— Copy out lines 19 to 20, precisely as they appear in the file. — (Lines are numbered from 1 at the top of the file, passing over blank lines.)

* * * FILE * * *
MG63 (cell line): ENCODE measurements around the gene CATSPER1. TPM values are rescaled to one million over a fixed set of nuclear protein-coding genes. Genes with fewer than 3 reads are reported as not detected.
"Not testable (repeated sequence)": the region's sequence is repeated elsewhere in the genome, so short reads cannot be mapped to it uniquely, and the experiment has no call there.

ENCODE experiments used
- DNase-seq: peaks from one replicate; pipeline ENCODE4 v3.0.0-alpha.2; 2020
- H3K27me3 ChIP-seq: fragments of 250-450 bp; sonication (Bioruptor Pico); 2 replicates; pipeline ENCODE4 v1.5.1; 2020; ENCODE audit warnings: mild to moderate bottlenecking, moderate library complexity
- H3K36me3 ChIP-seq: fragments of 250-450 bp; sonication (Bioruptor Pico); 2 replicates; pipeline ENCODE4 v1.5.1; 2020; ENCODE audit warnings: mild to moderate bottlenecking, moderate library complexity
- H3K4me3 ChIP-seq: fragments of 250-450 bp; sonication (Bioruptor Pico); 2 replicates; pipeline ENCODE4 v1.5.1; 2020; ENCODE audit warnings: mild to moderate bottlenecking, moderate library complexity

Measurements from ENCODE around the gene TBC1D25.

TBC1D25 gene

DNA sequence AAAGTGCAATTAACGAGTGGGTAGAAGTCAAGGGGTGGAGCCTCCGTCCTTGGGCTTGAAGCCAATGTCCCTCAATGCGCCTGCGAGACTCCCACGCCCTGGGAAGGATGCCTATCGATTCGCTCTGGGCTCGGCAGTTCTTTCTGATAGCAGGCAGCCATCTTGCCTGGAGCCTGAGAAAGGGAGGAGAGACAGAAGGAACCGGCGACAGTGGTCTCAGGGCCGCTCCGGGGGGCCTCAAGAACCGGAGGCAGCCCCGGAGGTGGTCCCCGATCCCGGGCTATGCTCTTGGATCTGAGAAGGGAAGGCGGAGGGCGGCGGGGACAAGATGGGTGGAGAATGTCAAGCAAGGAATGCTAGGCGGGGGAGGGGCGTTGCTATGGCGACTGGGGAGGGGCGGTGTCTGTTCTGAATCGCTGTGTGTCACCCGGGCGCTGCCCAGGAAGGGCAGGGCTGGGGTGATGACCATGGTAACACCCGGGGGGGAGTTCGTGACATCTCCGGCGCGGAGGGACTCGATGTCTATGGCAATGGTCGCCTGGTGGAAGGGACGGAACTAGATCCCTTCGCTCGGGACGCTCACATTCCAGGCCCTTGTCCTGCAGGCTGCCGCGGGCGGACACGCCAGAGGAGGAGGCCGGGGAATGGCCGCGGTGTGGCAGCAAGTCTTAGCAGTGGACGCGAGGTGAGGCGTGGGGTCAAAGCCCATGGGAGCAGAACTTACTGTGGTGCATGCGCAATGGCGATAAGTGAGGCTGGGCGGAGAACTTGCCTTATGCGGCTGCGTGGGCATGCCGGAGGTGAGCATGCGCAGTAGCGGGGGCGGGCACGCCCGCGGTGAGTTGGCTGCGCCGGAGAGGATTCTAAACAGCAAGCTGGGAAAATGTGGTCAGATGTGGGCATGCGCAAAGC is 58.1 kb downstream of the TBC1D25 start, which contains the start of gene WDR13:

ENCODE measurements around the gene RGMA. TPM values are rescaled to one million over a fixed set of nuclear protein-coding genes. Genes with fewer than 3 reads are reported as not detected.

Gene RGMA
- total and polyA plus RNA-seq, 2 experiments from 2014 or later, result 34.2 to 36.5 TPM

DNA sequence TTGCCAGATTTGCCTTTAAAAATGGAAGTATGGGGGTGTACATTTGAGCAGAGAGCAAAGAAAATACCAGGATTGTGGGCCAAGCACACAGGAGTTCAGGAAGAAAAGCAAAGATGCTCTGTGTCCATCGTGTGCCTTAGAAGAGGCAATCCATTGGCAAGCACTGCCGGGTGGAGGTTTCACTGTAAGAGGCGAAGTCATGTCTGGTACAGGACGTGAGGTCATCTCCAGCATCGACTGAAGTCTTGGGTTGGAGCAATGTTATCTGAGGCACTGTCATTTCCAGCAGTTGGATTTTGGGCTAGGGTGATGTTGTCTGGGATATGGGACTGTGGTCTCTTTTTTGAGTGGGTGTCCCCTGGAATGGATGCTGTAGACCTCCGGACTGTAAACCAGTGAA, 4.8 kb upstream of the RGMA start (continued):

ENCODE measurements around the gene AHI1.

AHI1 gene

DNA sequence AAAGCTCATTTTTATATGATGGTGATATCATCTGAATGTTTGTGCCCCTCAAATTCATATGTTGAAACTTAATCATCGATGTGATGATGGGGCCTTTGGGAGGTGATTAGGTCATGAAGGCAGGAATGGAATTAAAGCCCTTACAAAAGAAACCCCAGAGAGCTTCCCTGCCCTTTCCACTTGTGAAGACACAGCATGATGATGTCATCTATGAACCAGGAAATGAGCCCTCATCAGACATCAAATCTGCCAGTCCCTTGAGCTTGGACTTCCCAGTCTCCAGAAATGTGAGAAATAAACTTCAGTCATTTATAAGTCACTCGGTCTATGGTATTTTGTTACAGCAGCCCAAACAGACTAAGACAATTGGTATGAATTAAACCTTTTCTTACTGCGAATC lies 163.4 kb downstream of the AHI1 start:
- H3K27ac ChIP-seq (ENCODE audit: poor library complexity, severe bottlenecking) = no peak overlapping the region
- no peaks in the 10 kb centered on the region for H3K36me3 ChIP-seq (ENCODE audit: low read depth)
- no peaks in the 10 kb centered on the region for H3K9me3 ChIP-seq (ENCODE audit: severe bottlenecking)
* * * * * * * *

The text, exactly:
- no peaks in the 10 kb centered on the region for H3K36me3 ChIP-seq (ENCODE audit: low read depth)
- no peaks in the 10 kb centered on the region for H3K9me3 ChIP-seq (ENCODE audit: severe bottlenecking)